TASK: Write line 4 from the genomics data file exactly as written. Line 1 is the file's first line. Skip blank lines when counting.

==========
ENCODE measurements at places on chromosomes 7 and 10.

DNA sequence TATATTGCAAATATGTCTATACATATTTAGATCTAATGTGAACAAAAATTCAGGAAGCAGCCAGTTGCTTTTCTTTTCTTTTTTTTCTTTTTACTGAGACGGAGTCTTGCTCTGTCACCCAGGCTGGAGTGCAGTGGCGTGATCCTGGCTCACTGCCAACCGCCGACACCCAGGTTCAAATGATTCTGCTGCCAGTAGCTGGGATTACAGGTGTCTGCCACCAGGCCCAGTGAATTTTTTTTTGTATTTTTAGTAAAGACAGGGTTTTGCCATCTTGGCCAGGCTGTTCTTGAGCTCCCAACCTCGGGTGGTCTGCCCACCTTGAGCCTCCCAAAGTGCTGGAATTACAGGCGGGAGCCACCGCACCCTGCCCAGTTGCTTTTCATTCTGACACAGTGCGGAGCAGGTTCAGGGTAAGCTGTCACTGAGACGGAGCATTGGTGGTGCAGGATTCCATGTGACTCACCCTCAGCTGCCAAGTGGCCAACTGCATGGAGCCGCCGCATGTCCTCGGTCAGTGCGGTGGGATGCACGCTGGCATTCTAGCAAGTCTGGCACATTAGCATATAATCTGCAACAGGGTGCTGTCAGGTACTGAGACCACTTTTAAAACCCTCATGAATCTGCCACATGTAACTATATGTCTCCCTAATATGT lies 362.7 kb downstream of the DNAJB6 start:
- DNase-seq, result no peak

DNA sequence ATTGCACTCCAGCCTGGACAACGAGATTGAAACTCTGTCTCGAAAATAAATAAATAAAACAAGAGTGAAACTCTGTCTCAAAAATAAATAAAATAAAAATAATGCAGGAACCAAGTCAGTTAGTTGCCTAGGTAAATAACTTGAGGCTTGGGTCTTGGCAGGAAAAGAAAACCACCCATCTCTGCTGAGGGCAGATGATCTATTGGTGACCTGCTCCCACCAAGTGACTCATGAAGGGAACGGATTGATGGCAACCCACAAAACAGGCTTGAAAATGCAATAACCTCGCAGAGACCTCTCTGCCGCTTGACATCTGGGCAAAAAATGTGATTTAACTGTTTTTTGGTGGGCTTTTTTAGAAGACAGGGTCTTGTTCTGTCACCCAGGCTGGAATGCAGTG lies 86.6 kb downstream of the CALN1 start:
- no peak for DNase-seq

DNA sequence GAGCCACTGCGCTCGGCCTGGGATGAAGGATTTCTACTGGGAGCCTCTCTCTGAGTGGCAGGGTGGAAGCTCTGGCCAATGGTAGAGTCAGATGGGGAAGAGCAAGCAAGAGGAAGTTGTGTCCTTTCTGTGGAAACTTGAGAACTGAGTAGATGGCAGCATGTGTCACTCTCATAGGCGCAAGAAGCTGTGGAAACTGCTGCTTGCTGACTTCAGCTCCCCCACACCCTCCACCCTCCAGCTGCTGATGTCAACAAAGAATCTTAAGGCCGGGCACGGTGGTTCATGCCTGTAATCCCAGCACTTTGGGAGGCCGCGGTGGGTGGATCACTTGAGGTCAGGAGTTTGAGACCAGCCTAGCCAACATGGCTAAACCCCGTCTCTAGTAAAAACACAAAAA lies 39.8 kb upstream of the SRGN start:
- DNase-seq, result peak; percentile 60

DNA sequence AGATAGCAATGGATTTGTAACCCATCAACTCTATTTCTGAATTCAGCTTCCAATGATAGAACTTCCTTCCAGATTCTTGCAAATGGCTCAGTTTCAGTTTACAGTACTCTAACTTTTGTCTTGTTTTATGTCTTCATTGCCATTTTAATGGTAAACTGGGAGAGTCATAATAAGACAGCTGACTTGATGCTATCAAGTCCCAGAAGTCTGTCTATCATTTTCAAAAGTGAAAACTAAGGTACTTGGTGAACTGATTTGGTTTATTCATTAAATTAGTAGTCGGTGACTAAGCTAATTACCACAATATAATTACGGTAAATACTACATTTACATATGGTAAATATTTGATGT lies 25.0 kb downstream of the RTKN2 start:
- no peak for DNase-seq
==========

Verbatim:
DNA sequence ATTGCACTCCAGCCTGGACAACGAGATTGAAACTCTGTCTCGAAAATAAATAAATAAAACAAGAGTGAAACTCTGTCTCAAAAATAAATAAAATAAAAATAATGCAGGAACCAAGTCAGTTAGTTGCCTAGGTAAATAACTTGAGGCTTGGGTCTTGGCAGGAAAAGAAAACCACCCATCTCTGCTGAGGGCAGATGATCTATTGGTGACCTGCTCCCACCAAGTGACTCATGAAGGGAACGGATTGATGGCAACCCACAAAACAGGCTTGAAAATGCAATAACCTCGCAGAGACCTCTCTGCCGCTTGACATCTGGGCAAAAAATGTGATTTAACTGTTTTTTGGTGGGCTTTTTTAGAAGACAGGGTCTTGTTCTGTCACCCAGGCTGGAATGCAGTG lies 86.6 kb downstream of the CALN1 start: